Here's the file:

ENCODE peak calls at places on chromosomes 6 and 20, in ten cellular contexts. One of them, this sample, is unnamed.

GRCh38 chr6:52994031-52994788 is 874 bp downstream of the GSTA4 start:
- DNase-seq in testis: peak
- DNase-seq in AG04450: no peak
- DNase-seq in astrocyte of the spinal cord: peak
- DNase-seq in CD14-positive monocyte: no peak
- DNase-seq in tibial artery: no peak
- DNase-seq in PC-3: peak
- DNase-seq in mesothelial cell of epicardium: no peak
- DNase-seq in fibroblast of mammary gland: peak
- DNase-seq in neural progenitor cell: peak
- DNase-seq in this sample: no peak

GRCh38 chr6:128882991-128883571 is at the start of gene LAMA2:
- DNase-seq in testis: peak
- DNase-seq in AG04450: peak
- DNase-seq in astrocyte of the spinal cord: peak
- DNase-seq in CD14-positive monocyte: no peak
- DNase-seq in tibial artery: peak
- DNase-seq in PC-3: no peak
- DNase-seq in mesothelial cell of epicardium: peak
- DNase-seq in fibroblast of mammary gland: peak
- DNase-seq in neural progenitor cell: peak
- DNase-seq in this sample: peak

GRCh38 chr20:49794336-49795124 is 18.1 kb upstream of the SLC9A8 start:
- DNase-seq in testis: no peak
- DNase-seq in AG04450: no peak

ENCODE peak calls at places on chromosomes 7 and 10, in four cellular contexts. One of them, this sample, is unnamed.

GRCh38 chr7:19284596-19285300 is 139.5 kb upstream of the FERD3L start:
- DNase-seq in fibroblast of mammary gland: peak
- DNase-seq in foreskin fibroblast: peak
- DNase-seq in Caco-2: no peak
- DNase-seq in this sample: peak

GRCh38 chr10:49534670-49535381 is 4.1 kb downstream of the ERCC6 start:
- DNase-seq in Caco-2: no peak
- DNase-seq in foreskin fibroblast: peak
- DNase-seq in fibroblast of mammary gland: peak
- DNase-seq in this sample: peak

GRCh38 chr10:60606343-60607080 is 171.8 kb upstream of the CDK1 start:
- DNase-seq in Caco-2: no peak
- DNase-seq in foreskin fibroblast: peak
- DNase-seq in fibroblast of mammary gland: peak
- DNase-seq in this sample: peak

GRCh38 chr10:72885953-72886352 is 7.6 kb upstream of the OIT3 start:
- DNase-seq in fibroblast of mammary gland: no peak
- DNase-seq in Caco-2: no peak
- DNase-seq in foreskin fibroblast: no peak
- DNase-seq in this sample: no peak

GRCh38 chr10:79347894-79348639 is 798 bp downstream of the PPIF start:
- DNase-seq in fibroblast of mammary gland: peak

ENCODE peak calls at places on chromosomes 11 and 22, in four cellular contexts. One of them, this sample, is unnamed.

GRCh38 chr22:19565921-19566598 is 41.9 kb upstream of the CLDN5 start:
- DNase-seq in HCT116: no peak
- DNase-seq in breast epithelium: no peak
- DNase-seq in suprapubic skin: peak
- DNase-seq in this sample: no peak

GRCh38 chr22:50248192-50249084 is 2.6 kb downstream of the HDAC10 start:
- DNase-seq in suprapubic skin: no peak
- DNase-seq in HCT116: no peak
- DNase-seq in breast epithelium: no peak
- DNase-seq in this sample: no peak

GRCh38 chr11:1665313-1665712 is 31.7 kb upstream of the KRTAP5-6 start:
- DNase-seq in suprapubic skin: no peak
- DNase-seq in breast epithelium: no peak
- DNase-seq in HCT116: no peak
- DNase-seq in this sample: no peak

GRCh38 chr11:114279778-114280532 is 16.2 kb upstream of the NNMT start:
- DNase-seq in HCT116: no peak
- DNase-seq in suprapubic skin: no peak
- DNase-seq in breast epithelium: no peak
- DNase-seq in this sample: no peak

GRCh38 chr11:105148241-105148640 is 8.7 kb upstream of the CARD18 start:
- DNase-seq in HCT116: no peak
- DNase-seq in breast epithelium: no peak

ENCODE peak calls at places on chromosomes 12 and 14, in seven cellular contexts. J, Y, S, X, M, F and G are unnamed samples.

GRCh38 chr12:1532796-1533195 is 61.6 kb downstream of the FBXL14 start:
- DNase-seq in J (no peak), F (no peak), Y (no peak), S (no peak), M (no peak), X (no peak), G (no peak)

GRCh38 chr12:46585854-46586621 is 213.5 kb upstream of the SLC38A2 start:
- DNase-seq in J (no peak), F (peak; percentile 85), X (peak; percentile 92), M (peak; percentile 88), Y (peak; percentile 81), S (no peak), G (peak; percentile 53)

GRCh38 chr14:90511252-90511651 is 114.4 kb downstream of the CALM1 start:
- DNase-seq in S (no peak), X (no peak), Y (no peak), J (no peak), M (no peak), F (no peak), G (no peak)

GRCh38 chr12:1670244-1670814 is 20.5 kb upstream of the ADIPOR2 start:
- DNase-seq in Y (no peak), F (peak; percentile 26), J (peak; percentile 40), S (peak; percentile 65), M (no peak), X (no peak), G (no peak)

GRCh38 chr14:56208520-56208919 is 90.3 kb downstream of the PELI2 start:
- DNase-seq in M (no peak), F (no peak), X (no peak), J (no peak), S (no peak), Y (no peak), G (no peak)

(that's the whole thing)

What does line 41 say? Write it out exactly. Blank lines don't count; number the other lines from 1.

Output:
- DNase-seq in fibroblast of mammary gland: peak